PDP’s Anibal Acevedo Vila

Acevedo Vila advocated four main points as part of his economic revolution to promote a modern and prosperous industry in Puerto Rico. "Puerto Rico’s economic development is divided in two eras. The first was made up of former governors Luis Muñoz Marin, Roberto Sanchez Vilella, and Luis A. Ferre, who resolved some of the island’s greatest problems. During the second era, Govs. Rafael Hernandez Colon, Carlos Romero Barcelo, Pedro Rossello, and Sila Calderon have had to deal with the modernization of Puerto Rico. Now, it is the turn of a new generation, such as mine, to create a better society and deal with this generation’s problems."

Acevedo Vila’s suggestions for economic development include increasing support to local businesses by ruling that government agencies must buy 15% of their goods and services; improving the government’s accounts payable process; promoting the purchase of local goods and services by the federal government; extending the express-permit centers to other regions on the island; and creating a venture capital fund for the creation of small and midsize businesses with special attention paid to high technology.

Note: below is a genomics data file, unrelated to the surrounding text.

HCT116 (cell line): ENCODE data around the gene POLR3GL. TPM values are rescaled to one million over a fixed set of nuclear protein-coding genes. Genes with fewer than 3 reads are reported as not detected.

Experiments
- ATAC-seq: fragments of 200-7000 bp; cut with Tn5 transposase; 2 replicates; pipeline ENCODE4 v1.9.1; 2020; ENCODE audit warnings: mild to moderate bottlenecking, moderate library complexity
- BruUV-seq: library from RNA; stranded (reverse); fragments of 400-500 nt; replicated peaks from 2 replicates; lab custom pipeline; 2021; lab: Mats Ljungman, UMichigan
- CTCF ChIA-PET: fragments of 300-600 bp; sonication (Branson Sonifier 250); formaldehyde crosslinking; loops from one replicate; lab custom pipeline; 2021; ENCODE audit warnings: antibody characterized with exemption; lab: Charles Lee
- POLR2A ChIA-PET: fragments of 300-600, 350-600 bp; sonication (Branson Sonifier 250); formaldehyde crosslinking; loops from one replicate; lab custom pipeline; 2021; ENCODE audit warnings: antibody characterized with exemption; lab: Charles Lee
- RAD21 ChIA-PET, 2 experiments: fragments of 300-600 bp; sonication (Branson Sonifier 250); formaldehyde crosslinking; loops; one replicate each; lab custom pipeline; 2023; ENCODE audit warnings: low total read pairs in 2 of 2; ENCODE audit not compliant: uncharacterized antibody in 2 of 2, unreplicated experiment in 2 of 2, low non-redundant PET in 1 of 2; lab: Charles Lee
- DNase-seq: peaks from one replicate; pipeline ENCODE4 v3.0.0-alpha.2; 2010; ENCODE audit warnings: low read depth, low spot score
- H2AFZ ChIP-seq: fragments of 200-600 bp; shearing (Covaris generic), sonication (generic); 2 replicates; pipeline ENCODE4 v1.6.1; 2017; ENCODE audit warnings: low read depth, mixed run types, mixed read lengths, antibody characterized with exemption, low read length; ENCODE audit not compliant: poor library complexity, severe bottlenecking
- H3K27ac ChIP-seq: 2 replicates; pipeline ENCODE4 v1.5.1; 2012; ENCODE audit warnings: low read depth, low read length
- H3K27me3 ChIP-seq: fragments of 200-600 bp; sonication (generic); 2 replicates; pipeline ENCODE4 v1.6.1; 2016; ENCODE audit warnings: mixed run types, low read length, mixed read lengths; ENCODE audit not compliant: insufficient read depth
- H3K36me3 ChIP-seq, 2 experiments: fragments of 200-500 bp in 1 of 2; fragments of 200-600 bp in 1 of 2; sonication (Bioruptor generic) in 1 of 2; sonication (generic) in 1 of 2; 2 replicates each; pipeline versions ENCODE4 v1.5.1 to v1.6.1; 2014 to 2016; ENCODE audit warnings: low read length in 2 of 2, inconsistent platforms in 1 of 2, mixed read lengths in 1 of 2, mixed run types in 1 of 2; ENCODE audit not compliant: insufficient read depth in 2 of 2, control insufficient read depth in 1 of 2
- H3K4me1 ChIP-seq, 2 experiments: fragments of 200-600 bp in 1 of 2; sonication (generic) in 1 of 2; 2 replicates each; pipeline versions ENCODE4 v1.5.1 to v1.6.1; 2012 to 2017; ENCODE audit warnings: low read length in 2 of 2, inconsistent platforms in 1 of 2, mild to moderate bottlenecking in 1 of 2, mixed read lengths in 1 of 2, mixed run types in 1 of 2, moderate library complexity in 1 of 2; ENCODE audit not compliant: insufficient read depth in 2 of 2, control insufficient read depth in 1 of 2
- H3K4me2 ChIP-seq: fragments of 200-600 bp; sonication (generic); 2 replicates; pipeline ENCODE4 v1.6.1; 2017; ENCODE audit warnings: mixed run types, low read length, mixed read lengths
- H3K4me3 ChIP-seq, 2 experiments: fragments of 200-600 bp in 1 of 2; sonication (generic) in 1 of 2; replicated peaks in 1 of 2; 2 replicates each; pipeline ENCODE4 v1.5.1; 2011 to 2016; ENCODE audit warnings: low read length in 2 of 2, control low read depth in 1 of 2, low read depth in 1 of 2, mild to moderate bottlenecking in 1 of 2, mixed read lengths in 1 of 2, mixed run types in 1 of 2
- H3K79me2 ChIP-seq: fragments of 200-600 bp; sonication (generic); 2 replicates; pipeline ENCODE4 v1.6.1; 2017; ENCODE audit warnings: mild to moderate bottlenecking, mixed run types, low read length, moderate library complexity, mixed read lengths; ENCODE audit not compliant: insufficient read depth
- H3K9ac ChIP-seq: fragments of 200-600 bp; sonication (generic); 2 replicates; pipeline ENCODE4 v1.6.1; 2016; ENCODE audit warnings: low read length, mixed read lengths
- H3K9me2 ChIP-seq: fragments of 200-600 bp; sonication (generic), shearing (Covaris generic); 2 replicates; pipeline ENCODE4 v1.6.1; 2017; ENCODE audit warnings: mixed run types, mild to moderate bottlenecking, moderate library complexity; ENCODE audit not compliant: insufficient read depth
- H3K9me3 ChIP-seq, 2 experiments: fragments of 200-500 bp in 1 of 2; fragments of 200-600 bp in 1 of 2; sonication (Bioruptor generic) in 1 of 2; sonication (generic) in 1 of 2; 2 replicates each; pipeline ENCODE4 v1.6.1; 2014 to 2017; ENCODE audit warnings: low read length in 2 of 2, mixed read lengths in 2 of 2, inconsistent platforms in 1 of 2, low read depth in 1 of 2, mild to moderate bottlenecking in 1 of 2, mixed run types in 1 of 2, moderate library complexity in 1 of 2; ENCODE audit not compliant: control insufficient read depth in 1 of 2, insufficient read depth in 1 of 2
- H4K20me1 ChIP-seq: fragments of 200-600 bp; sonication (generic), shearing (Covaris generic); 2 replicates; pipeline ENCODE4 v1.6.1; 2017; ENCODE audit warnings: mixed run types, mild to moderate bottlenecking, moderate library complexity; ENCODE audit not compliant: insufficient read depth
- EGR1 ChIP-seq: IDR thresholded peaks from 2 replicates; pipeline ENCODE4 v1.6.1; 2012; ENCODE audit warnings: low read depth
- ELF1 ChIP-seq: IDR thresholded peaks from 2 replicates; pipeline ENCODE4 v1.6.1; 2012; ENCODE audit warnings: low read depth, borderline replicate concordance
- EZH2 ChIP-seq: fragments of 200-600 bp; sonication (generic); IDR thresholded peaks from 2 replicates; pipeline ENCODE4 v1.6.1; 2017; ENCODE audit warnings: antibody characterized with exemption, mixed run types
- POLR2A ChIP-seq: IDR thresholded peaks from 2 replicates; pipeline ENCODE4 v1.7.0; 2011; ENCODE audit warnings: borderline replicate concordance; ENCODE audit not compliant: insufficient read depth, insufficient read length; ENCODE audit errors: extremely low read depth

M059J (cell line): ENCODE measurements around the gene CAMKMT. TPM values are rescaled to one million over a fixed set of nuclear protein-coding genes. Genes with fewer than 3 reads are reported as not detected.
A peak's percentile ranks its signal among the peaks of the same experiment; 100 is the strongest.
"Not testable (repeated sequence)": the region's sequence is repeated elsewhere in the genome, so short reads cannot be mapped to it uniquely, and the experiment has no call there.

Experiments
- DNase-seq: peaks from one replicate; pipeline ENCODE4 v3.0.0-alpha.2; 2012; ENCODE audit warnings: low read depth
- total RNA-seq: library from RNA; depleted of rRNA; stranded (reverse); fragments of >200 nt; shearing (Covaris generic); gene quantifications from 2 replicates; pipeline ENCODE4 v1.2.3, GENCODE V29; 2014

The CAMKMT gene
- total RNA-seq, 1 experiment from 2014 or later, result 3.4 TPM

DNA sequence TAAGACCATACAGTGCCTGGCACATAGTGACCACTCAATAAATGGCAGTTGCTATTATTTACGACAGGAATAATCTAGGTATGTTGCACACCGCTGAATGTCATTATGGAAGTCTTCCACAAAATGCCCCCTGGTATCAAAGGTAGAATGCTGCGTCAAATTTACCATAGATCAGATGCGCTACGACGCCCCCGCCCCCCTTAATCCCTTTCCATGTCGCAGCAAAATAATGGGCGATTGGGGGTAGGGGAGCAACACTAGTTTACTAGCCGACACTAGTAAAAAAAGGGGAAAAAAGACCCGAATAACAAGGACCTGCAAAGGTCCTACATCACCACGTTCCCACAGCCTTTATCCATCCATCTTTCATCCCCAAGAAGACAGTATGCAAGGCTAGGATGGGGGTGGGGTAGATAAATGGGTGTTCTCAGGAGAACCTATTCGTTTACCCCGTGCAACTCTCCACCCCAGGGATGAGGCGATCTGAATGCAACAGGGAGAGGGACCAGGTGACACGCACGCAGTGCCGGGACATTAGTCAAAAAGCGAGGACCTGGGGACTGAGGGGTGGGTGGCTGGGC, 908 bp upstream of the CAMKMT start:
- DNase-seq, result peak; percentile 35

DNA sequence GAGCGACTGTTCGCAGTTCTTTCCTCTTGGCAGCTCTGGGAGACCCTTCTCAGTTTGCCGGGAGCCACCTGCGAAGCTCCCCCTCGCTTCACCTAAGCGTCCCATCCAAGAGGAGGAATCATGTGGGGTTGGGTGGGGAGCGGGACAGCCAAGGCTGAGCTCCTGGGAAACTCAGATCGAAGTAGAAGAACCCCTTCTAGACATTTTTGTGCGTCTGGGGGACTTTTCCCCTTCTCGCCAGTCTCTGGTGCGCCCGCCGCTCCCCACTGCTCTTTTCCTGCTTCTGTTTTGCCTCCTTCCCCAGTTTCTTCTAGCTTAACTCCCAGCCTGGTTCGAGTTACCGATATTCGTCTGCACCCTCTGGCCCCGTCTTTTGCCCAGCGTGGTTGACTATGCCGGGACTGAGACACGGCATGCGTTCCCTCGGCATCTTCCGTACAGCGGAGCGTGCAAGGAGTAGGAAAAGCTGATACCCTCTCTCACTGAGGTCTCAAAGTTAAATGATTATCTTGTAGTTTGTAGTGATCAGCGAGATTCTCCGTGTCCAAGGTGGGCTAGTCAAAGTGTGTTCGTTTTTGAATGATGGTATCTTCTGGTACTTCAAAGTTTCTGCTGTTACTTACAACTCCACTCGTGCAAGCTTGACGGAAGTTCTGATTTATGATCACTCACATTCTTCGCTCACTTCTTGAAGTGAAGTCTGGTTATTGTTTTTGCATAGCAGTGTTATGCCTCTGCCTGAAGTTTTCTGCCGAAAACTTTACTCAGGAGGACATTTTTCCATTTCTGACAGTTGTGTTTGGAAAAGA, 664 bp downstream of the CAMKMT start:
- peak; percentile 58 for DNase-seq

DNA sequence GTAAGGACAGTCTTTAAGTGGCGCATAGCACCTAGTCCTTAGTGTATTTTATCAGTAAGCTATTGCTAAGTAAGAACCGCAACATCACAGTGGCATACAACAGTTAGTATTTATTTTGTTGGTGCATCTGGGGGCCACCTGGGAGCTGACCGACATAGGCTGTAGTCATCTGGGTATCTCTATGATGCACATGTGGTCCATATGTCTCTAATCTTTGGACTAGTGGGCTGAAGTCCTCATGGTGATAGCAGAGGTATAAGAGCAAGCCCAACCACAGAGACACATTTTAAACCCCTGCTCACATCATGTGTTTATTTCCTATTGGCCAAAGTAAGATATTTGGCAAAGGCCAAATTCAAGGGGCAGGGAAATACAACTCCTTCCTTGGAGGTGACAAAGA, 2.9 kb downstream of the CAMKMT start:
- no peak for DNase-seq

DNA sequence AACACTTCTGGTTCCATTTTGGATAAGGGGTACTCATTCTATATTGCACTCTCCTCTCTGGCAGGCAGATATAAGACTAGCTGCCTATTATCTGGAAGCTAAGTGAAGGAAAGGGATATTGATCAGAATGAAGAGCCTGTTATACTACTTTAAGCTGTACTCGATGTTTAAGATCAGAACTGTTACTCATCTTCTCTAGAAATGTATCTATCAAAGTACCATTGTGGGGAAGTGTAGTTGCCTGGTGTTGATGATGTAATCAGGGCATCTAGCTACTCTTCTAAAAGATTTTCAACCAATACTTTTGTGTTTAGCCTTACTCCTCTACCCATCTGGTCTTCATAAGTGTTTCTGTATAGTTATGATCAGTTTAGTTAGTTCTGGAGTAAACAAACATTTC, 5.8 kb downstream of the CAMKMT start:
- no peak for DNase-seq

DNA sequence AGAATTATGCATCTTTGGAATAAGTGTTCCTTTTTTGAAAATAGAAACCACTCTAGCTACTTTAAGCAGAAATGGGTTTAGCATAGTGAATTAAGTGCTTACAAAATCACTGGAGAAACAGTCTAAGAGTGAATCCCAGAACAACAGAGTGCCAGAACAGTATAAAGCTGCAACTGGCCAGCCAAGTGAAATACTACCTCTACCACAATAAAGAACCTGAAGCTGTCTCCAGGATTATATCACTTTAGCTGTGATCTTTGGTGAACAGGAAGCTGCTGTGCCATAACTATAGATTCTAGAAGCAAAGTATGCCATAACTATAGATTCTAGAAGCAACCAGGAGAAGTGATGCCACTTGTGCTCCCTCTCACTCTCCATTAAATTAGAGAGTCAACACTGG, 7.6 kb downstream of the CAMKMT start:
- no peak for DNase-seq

Other proposals include expanding the economy though exports and the R2D2 proposal (meaning collaboration between government and academia on Research & Development), which promoted the investment of $1 billion in private, public, and federal funds in R&D and the establishment of a local National Science Foundation. As to education, Acevedo Vila proposed revising science and mathematics curriculums and doubling the number of teachers in these disciplines, as well as English.

Independence Party’s Ruben Berrios

Berrios emphasized the need to nurture an entrepreneurial spirit beginning in kindergarten through high school. In addition, he proposed the island’s insertion in multimarkets to achieve an accessible, sustainable economy. "The advantage of small countries is that they can compete in the global economy without the costs of a larger country’s bureaucratic measures. Nine out of 10 of the fastest-growing economies have fewer than nine million residents."

Berrios also proposed the creation of new legislative measures that not only would attract foreign investment but also take advantage of their resources. "Puerto Rico is afraid to change its old ways of doing business," said Berrios. "We don’t have access to major markets because of Jones Act restrictions, so we don’t [change laws] and do what is necessary to improve the future, today. We vote and change the ‘reds’ for the ‘blues’ and things remain the same."

Berrios also warned about the establishment of part-time legislators, saying it could create conflicts of interest when they voted for economic measures. "How can a legislator make good decisions if he or she is bound to interests outside the Legislature? What is needed is for the voters to choose better legislators!"

This Caribbean Business article appears courtesy of Casiano Communications.